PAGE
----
Glocal concerns

September 14, 2017 01:30 AM Biswas Baral


Biswas Baral

Biswas Baral

Biswas Baral has been associated with Republica national daily as a journalist since 2011. He oversees the op-ed pages of Republica and writes and reports on Nepal's foreign affairs. He is a regular contributor to The Wire (India).
biswas.baral@myrepublica.com

If domestic politics are a major determinant of international relations, a few factors will disproportionately influence Nepal’s foreign policy.

Our two neighbors perfectly illustrate how a country’s foreign policy is primarily driven by domestic concerns. China’s recent aggressive posture abroad, particularly on the South China Sea and with Japan and India, owes a lot to the upcoming shakeup of the Communist Party of China planned for later this year. In this party congress, President Xi Jinping wants to stamp his authority as the most influential Chinese leader since Mao.

For this, it is important that he be seen by his party colleagues as decisive abroad.  
In the case of India, Prime Minister Narendra Modi is also trying to consolidate power ahead of the 2019 general elections. While Xi wants to cement his place as the strongest Chinese leader after Mao, Modi seeks to be the most influential leader of post-independence India. He has already gone some way towards this goal by shepherding the unprecedented victory of his party in the 2014 polls. This also explains, in part, his ‘viceroy-like’ glam foreign tours, which he thinks adds to his domestic aura.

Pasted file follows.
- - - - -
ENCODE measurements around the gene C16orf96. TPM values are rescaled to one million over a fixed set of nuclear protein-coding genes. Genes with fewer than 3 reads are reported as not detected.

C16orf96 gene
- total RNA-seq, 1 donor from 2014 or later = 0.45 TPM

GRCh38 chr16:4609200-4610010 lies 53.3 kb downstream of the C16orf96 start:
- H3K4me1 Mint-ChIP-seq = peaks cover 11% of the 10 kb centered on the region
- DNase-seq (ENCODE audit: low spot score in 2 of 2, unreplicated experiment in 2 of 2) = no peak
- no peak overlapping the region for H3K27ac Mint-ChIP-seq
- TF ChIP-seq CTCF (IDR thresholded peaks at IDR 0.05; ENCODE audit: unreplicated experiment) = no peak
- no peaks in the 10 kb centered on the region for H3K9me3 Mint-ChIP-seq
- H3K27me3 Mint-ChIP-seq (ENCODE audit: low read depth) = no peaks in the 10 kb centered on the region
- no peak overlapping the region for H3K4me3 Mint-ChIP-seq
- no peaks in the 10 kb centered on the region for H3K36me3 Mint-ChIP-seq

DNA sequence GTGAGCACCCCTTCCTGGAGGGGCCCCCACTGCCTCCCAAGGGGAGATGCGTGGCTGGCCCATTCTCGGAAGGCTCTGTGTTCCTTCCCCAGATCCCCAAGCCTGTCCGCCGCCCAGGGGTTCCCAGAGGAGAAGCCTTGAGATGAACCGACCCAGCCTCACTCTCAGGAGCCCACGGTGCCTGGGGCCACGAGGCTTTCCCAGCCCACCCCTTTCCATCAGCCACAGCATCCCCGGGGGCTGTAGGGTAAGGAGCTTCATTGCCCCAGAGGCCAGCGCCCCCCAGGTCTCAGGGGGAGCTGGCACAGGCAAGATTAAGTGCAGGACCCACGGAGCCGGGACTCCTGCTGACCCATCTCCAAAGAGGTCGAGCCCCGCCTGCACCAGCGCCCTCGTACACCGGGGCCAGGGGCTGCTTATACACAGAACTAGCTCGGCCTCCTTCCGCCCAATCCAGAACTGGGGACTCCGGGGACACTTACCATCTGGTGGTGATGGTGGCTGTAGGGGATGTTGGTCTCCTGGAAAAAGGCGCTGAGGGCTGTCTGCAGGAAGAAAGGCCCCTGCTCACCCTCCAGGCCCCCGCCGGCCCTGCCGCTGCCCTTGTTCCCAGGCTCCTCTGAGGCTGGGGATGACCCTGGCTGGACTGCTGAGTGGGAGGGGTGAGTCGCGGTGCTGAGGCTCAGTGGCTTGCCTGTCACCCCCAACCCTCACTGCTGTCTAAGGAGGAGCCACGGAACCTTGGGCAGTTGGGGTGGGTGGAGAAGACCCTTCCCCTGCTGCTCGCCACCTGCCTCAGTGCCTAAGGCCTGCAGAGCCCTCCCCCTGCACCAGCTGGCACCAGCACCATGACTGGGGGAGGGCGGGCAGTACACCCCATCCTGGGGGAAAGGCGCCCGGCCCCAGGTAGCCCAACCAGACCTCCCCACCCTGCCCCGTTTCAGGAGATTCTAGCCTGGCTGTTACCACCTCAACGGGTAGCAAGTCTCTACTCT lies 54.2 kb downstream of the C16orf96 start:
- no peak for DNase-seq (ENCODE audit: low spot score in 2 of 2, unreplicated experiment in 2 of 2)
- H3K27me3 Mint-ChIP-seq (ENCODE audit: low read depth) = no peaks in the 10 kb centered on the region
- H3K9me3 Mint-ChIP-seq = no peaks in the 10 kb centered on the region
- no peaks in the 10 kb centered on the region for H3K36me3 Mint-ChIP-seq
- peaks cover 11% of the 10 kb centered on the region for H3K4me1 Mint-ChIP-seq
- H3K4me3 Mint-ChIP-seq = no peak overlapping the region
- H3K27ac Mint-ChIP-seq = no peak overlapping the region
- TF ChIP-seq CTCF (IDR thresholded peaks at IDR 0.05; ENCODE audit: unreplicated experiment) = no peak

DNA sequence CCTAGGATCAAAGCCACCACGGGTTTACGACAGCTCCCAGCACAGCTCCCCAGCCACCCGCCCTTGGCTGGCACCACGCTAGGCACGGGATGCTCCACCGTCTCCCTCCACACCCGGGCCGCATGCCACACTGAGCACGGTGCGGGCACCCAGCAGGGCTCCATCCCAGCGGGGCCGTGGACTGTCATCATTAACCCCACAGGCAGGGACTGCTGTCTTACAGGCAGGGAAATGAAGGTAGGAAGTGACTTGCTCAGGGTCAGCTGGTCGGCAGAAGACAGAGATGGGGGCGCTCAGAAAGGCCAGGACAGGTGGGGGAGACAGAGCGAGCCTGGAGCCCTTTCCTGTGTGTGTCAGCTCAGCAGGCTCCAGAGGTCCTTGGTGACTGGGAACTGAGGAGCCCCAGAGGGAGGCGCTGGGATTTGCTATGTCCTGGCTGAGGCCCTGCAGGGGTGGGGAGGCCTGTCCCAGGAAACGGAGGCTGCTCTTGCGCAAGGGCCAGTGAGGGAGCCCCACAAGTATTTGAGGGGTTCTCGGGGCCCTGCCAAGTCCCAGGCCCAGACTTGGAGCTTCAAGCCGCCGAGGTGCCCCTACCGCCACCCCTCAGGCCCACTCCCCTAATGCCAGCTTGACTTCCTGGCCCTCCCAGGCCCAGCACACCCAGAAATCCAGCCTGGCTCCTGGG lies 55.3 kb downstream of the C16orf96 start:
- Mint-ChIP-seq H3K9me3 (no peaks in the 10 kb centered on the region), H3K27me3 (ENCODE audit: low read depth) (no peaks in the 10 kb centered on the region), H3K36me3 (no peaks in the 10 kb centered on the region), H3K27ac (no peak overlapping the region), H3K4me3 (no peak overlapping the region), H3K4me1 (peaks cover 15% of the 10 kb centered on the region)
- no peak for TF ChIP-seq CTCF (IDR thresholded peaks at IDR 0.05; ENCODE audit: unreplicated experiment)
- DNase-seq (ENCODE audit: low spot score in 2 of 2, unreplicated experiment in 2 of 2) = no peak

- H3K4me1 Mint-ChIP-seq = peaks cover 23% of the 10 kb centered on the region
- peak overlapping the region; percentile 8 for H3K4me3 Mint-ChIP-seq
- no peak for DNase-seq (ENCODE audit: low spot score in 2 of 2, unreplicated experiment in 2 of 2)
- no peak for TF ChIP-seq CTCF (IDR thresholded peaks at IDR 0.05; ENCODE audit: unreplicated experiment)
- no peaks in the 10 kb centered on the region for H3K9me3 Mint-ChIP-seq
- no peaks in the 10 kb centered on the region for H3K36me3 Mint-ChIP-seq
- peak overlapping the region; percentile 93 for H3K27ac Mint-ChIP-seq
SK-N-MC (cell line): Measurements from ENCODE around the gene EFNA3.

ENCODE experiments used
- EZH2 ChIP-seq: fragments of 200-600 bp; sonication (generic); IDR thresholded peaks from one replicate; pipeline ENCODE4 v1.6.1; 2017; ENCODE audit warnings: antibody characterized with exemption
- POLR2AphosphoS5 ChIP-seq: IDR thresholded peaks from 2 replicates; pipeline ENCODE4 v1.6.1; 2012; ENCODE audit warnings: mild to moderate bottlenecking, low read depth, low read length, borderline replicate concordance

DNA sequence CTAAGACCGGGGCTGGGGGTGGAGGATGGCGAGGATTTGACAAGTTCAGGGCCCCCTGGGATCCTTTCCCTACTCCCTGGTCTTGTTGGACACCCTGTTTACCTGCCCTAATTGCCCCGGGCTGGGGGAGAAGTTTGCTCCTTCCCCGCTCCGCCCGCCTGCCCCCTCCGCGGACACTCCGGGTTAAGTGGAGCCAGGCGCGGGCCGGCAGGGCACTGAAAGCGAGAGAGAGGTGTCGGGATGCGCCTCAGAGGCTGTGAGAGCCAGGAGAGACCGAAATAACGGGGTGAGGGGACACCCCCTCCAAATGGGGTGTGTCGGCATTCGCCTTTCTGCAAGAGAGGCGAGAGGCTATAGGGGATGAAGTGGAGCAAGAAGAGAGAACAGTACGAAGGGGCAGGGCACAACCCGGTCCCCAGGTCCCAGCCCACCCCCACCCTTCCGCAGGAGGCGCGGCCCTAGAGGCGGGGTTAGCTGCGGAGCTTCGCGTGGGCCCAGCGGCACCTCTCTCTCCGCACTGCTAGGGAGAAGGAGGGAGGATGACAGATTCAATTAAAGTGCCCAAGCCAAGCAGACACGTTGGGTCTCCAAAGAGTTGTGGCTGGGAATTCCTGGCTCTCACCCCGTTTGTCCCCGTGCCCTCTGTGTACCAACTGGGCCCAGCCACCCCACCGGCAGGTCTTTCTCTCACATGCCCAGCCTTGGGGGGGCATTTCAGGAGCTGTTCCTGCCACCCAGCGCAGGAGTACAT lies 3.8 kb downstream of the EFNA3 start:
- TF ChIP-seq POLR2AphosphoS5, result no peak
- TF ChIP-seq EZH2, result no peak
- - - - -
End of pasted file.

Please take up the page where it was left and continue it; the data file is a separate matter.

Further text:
Perhaps the Indo-China standoff over the Doklam plateau would not have dragged for 10 long weeks without so much at stake for both Xi and Modi. With major political changes just around the corner, neither could afford to be seen as weak domestically. But nor did they want another debilitating war. This explains the prolonged impasse in search of a mutually-agreeable solution. 

Historically, too, power projections abroad have helped boost the domestic image of Indian and Chinese leaders. This was as true of Nehru and Indira Gandhi as it was of Mao and Deng Xiaoping. And the same has been the case with Nepal. Shah rulers found it convenient to declare war on Tibet or the British whenever they felt a threat to their crown. The Ranas maintained ‘splendid isolation’ to keep Nepalis away from the light of education and idea of self-rule. The democratic rulers after them also expertly played one neighbor against another to get to power and stay there.